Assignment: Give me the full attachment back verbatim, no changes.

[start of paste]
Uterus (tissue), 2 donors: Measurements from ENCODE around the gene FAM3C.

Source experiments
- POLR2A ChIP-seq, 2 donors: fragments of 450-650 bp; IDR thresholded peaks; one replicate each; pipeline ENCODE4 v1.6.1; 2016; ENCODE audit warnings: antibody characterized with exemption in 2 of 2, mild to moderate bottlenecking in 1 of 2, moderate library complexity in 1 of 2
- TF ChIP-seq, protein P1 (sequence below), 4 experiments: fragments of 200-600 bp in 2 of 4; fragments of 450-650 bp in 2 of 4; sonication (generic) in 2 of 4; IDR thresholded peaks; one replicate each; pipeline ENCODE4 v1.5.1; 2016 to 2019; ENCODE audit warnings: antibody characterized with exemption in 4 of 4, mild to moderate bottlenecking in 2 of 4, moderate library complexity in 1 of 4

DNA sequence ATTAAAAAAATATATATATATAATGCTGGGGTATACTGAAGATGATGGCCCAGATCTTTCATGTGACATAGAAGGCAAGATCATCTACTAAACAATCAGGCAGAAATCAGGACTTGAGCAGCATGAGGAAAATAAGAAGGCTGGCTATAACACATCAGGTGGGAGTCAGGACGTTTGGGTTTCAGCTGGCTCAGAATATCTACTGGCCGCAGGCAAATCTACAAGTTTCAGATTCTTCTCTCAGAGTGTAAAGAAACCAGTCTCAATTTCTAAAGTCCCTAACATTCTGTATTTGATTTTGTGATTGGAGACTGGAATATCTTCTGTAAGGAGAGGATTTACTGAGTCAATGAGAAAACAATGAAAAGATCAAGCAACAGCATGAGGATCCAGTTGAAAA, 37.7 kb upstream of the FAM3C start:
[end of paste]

Uterus (tissue), 2 donors: Measurements from ENCODE around the gene FAM3C.

Source experiments
- POLR2A ChIP-seq, 2 donors: fragments of 450-650 bp; IDR thresholded peaks; one replicate each; pipeline ENCODE4 v1.6.1; 2016; ENCODE audit warnings: antibody characterized with exemption in 2 of 2, mild to moderate bottlenecking in 1 of 2, moderate library complexity in 1 of 2
- TF ChIP-seq, protein P1 (sequence below), 4 experiments: fragments of 200-600 bp in 2 of 4; fragments of 450-650 bp in 2 of 4; sonication (generic) in 2 of 4; IDR thresholded peaks; one replicate each; pipeline ENCODE4 v1.5.1; 2016 to 2019; ENCODE audit warnings: antibody characterized with exemption in 4 of 4, mild to moderate bottlenecking in 2 of 4, moderate library complexity in 1 of 4

DNA sequence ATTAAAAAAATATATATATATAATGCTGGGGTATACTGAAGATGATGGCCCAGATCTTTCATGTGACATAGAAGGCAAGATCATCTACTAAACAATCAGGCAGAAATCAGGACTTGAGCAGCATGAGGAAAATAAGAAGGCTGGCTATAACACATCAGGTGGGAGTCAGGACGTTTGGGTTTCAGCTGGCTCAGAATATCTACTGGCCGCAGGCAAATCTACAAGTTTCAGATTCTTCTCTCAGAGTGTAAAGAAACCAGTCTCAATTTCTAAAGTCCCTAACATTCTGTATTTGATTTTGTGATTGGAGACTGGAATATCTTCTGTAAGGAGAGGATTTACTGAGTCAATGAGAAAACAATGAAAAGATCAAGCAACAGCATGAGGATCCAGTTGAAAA, 37.7 kb upstream of the FAM3C start: